In the astute words of the late Irish soccer star, George Best:
“People say you have to hit rock bottom, and I can tell you that almost dying is as rock bottom as it gets.”
I know I’m not the only one who wonders why famous inspirational speakers and writers are so often NOT inspiring. Call me cynical, but maybe I’ve heard once too often:
These pep talks are typically delivered with varying degrees of cheerleading conviction by speakers who invariably spend considerable time boasting about their own amazing dream-following, star-reaching and kale-eating accomplishments. Continue reading
I don’t remember much of what happened during that fateful visit to the Emergency Department. I remember the on-call cardiologist saying something to me about my “significant heart disease”. After hearing those words, I felt so stunned that – although I could see his lips moving and could hear sounds coming out of his mouth – he may as well have been speaking Swahili. (Doctors, please remember this in the future when delivering life-altering diagnoses to your patients!)
What I do vividly remember, however, is a small but profound act of kindness later that day when I was brought to my bed in the CCU (the cardiac intensive care unit). Continue reading
What you’re looking at is called a graphic recording. It’s live visual notetaking of one presentation – drawn by Vancouver illustrator Sam Bradd. As Sam explains, this kind of on-the-spot graphic recording “helps people remember and care about ideas. It supports interaction, reflection, and seeing the next steps.” When I spoke recently at the public panel discussion event called Your Heart, Your Health hosted by Vancouver Coastal Health Research Institute, Sam started the evening up near the stage with a blank page about 4’x8′ wide. By the end of the evening, we had what you see here!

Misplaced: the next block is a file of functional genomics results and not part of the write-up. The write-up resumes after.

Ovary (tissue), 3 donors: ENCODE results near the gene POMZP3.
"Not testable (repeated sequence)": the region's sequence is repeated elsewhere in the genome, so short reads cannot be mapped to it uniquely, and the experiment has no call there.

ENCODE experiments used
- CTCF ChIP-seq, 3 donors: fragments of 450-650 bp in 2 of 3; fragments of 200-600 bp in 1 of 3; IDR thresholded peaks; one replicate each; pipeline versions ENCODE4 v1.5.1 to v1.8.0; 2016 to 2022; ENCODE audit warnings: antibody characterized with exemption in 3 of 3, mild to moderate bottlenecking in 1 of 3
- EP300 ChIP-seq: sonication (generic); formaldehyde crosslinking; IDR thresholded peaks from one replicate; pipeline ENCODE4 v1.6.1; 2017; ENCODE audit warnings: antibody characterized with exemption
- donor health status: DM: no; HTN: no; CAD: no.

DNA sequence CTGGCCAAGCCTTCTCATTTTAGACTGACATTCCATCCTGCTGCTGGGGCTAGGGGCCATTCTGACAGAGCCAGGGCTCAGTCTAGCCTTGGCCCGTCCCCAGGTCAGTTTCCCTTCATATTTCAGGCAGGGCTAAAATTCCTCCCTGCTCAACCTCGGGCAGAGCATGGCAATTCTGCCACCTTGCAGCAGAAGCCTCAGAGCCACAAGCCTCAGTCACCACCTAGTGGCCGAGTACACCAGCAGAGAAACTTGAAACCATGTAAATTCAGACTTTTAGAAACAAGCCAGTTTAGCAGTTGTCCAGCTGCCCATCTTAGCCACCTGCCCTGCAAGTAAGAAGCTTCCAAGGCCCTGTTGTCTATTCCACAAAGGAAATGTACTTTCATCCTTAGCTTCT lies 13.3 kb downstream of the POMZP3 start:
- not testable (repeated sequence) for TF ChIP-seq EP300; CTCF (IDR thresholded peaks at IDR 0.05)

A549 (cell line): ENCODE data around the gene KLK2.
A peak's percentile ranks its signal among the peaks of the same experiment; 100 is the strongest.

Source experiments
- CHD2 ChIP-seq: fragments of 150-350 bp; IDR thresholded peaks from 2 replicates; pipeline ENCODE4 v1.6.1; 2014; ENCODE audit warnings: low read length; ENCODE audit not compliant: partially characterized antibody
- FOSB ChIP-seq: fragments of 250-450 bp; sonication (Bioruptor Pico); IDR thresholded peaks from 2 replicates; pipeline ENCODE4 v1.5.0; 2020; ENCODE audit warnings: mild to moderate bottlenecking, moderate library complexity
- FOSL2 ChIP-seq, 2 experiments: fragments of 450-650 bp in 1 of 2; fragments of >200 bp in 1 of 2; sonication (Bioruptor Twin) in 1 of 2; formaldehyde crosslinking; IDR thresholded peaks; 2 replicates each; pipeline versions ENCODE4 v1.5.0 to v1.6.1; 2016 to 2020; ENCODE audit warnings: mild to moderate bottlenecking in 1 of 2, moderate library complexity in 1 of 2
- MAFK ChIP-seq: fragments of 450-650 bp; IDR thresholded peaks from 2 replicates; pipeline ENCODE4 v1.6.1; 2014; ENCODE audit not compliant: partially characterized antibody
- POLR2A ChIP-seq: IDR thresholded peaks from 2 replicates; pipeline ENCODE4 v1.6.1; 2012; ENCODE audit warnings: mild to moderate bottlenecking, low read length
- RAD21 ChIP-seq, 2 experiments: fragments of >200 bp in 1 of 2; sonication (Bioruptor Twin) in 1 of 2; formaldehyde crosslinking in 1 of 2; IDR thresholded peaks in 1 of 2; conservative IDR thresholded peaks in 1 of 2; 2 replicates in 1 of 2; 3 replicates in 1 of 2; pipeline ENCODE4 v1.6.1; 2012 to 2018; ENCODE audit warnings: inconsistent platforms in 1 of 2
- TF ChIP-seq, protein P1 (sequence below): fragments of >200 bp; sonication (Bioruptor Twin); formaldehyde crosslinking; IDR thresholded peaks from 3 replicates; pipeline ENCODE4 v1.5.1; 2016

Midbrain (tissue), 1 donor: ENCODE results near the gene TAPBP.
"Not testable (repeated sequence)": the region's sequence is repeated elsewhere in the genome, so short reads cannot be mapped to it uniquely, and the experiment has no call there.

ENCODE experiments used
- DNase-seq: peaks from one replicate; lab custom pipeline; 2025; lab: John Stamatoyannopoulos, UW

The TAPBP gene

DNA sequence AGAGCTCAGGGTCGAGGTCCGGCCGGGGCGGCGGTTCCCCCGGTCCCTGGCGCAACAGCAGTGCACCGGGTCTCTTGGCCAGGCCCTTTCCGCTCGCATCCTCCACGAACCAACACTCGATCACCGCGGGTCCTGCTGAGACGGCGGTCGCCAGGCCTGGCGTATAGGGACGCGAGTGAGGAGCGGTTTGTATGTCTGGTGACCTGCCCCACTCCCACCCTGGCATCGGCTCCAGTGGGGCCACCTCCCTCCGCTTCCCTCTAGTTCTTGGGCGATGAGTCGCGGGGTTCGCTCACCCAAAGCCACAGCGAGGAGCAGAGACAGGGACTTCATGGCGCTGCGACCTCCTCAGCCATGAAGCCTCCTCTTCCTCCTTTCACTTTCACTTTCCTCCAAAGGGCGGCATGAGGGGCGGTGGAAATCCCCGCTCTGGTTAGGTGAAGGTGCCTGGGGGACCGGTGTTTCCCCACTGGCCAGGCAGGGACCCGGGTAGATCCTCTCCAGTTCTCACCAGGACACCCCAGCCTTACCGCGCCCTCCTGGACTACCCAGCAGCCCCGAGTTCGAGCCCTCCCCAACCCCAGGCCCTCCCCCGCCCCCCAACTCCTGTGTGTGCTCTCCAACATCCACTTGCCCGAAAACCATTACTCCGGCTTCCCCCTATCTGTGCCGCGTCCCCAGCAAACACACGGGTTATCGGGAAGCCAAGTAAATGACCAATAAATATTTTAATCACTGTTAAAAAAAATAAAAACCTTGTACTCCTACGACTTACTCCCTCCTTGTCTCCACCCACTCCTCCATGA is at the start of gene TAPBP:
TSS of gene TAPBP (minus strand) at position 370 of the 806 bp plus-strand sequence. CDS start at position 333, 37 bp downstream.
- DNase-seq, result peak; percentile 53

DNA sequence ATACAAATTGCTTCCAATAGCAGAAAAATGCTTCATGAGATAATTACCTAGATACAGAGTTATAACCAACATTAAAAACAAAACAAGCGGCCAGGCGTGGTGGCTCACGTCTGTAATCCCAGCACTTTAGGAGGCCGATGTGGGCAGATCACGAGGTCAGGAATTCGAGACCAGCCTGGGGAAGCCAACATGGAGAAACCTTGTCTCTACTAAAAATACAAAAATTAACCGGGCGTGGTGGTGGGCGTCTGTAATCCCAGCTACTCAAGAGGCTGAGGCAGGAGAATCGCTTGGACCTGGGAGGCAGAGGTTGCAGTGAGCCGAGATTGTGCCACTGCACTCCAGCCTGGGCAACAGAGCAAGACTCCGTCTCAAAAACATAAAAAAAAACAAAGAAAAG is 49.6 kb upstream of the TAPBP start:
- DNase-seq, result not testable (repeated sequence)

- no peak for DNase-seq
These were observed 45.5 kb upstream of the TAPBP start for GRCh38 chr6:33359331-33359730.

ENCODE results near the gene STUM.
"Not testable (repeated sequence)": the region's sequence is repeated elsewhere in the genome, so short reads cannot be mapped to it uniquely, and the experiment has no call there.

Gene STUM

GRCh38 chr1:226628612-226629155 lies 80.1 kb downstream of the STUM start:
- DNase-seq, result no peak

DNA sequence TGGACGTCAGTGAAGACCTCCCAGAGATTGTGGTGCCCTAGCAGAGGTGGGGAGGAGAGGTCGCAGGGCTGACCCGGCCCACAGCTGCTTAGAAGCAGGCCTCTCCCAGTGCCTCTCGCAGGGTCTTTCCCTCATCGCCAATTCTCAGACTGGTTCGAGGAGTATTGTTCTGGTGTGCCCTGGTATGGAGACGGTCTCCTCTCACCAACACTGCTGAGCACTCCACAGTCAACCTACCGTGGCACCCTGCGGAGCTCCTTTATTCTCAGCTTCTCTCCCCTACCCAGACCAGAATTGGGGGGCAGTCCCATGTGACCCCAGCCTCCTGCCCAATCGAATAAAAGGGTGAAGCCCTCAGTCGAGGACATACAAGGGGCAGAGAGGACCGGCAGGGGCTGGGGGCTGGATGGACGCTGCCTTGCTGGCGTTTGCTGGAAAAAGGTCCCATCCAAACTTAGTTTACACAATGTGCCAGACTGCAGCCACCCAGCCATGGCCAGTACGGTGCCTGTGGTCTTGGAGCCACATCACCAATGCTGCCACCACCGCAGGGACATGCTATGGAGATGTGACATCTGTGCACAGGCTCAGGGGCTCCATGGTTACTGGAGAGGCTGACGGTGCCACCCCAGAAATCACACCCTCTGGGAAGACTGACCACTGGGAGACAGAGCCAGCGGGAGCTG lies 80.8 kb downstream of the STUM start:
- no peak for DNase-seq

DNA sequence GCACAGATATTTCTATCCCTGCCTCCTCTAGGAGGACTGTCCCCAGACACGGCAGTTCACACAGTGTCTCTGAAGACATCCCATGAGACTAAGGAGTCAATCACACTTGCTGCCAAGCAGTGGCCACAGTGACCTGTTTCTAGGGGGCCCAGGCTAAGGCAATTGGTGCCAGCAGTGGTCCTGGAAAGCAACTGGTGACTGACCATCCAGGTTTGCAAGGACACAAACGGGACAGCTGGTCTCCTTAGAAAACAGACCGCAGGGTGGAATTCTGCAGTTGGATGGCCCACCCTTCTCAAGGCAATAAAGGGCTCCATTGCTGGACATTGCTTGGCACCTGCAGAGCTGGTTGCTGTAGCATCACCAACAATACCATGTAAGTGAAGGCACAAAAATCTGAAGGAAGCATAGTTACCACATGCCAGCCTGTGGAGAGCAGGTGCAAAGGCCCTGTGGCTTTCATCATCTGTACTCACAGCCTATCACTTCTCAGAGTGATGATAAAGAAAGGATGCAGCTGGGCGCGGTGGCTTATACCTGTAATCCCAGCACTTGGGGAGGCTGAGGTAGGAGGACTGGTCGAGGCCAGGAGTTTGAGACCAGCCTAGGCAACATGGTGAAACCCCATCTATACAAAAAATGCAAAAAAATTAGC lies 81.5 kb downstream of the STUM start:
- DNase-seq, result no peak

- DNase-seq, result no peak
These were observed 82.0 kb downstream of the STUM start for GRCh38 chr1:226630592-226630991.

Afterwards, I loved being described by event organizers as a “knowledge translator“ along with Sam for our roles both during this presentation on women’s heart health as well as in the ongoing work we do with patients. Continue reading
One of my blog readers needlessly suffered debilitating cardiac symptoms for a number of years before she was finally correctly diagnosed (thanks to a second opinion) with coronary microvascular disease (MVD). During those years, she’d read everything she could get her hands on in a desperate effort to solve this mystery. But when she asked her own physician if MVD might be the culprit, he dismissed this diagnostic possibility, adding that he “didn’t believe” in coronary microvascular disease.
Didn’t believe in it?!
Please note, darling readers, that we’re not talking about the Tooth Fairy here.
We’re talking about a woman living with a cardiac condition that’s been well-studied (as in, peer-reviewed studies done by respected heart researchers and published in actual real-life medical journals).
I’m selfishly reluctant to tell you about Khan Academy’s amazing little film that brilliantly explains in about 10 minutes what a heart attack is all about. This reluctance is because once you visit Sal Khan‘s website, you’ll abandon Heart Sisters as well as all other sites you love, and may never come back. His Khan Academy is the thinking person’s version of those addictive cute kitty time-wasters on YouTube. Continue reading